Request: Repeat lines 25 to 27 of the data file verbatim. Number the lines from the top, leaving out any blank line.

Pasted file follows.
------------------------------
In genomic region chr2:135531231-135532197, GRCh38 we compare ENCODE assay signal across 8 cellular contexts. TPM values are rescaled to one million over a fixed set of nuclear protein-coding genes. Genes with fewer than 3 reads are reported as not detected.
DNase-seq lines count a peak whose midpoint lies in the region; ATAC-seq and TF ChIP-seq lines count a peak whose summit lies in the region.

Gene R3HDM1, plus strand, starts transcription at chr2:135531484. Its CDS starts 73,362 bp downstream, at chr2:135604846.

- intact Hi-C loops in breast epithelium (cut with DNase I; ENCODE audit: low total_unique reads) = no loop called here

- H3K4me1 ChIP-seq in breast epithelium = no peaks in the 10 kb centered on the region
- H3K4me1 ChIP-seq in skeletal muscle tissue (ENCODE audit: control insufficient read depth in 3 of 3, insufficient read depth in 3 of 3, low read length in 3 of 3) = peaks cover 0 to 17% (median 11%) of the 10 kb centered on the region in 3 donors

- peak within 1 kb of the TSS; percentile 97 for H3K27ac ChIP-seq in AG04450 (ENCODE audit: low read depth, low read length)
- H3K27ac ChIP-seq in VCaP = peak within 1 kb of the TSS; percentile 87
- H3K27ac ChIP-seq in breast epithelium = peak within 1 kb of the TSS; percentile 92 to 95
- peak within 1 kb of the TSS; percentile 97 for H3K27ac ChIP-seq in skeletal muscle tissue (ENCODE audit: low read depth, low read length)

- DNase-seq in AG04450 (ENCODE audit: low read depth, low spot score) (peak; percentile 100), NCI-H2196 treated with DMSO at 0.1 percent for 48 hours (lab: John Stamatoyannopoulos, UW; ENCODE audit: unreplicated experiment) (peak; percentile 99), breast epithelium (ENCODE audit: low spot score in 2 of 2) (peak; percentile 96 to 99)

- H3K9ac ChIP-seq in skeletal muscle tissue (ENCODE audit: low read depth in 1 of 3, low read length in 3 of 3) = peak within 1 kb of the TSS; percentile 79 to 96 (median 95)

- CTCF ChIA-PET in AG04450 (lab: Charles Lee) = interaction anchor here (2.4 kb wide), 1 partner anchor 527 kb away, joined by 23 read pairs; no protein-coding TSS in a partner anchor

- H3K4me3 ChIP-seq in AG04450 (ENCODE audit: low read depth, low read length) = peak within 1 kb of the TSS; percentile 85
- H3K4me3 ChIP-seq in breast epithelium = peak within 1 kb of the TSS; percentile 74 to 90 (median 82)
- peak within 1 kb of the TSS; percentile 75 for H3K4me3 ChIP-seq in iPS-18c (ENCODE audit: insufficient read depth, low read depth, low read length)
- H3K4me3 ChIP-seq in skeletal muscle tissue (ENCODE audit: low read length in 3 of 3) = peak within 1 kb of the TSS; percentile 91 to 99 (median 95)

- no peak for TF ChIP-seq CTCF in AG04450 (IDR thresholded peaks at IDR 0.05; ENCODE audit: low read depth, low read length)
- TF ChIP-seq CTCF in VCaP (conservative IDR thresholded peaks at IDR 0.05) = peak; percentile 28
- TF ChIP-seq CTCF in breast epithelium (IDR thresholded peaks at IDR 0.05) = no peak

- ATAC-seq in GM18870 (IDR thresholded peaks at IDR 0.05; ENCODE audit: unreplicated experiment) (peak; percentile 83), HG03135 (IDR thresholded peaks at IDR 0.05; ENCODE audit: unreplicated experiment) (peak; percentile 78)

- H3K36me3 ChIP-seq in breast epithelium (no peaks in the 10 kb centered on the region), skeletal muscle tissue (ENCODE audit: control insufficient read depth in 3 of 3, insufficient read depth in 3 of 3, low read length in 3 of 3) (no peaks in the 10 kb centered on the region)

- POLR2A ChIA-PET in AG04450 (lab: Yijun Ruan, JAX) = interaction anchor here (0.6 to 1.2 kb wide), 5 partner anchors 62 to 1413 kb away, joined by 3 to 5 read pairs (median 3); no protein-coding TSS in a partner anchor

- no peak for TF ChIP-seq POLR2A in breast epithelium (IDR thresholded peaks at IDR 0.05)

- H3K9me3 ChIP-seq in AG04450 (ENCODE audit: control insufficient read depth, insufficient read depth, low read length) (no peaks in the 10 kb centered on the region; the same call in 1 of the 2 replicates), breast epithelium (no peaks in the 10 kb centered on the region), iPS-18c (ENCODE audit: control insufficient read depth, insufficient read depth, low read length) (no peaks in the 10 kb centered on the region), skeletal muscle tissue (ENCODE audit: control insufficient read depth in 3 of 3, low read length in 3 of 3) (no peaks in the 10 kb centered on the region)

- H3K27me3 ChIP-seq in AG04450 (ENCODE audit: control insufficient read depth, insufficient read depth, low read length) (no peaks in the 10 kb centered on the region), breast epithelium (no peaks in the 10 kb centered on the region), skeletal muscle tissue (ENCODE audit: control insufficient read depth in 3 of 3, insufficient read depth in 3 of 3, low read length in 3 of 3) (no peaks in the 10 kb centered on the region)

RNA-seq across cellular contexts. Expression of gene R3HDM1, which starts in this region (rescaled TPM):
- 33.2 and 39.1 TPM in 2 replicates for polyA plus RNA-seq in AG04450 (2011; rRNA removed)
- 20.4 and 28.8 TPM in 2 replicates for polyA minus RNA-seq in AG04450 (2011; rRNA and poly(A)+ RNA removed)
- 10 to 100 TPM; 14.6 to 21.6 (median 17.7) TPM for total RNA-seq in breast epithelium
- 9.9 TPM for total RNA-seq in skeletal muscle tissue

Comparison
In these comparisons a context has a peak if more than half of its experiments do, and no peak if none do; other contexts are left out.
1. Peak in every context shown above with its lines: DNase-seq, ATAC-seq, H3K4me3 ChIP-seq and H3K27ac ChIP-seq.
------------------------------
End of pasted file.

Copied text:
- H3K9me3 ChIP-seq in AG04450 (ENCODE audit: control insufficient read depth, insufficient read depth, low read length) (no peaks in the 10 kb centered on the region; the same call in 1 of the 2 replicates), breast epithelium (no peaks in the 10 kb centered on the region), iPS-18c (ENCODE audit: control insufficient read depth, insufficient read depth, low read length) (no peaks in the 10 kb centered on the region), skeletal muscle tissue (ENCODE audit: control insufficient read depth in 3 of 3, low read length in 3 of 3) (no peaks in the 10 kb centered on the region)

- H3K27me3 ChIP-seq in AG04450 (ENCODE audit: control insufficient read depth, insufficient read depth, low read length) (no peaks in the 10 kb centered on the region), breast epithelium (no peaks in the 10 kb centered on the region), skeletal muscle tissue (ENCODE audit: control insufficient read depth in 3 of 3, insufficient read depth in 3 of 3, low read length in 3 of 3) (no peaks in the 10 kb centered on the region)

RNA-seq across cellular contexts. Expression of gene R3HDM1, which starts in this region (rescaled TPM):